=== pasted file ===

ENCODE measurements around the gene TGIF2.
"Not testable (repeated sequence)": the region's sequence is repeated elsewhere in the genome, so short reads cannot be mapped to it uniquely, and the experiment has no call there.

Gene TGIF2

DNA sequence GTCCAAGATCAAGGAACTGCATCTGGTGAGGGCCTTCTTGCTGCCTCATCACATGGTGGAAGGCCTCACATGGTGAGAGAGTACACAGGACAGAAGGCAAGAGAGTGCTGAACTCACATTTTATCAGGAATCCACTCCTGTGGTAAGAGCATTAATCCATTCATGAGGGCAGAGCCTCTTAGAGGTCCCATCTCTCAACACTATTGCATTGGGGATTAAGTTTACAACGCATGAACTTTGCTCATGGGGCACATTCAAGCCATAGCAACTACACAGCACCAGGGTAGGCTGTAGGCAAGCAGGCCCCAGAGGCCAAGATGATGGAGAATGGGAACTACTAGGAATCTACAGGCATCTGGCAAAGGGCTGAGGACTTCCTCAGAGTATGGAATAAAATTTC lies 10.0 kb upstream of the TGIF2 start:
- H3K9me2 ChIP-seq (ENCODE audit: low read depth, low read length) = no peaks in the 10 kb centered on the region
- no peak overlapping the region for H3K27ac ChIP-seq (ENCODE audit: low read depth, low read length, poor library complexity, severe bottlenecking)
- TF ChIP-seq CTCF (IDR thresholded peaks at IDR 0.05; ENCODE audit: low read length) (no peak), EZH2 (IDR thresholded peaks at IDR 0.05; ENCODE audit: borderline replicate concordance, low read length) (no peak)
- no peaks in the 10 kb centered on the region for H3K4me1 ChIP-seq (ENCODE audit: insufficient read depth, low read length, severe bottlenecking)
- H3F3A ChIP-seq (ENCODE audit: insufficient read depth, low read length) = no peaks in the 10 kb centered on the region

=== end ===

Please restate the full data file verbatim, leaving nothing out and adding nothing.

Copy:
ENCODE measurements around the gene TGIF2.
"Not testable (repeated sequence)": the region's sequence is repeated elsewhere in the genome, so short reads cannot be mapped to it uniquely, and the experiment has no call there.

Gene TGIF2

DNA sequence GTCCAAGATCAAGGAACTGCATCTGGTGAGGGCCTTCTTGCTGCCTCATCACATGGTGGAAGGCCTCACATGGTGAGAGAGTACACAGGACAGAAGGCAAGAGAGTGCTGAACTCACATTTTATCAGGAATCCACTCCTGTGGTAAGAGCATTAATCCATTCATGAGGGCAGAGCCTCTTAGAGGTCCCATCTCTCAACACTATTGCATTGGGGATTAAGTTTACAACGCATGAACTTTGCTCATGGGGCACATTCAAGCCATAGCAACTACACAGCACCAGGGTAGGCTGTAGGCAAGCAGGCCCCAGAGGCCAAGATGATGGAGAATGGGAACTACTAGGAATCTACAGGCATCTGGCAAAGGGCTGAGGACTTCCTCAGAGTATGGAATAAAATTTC lies 10.0 kb upstream of the TGIF2 start:
- H3K9me2 ChIP-seq (ENCODE audit: low read depth, low read length) = no peaks in the 10 kb centered on the region
- no peak overlapping the region for H3K27ac ChIP-seq (ENCODE audit: low read depth, low read length, poor library complexity, severe bottlenecking)
- TF ChIP-seq CTCF (IDR thresholded peaks at IDR 0.05; ENCODE audit: low read length) (no peak), EZH2 (IDR thresholded peaks at IDR 0.05; ENCODE audit: borderline replicate concordance, low read length) (no peak)
- no peaks in the 10 kb centered on the region for H3K4me1 ChIP-seq (ENCODE audit: insufficient read depth, low read length, severe bottlenecking)
- H3F3A ChIP-seq (ENCODE audit: insufficient read depth, low read length) = no peaks in the 10 kb centered on the region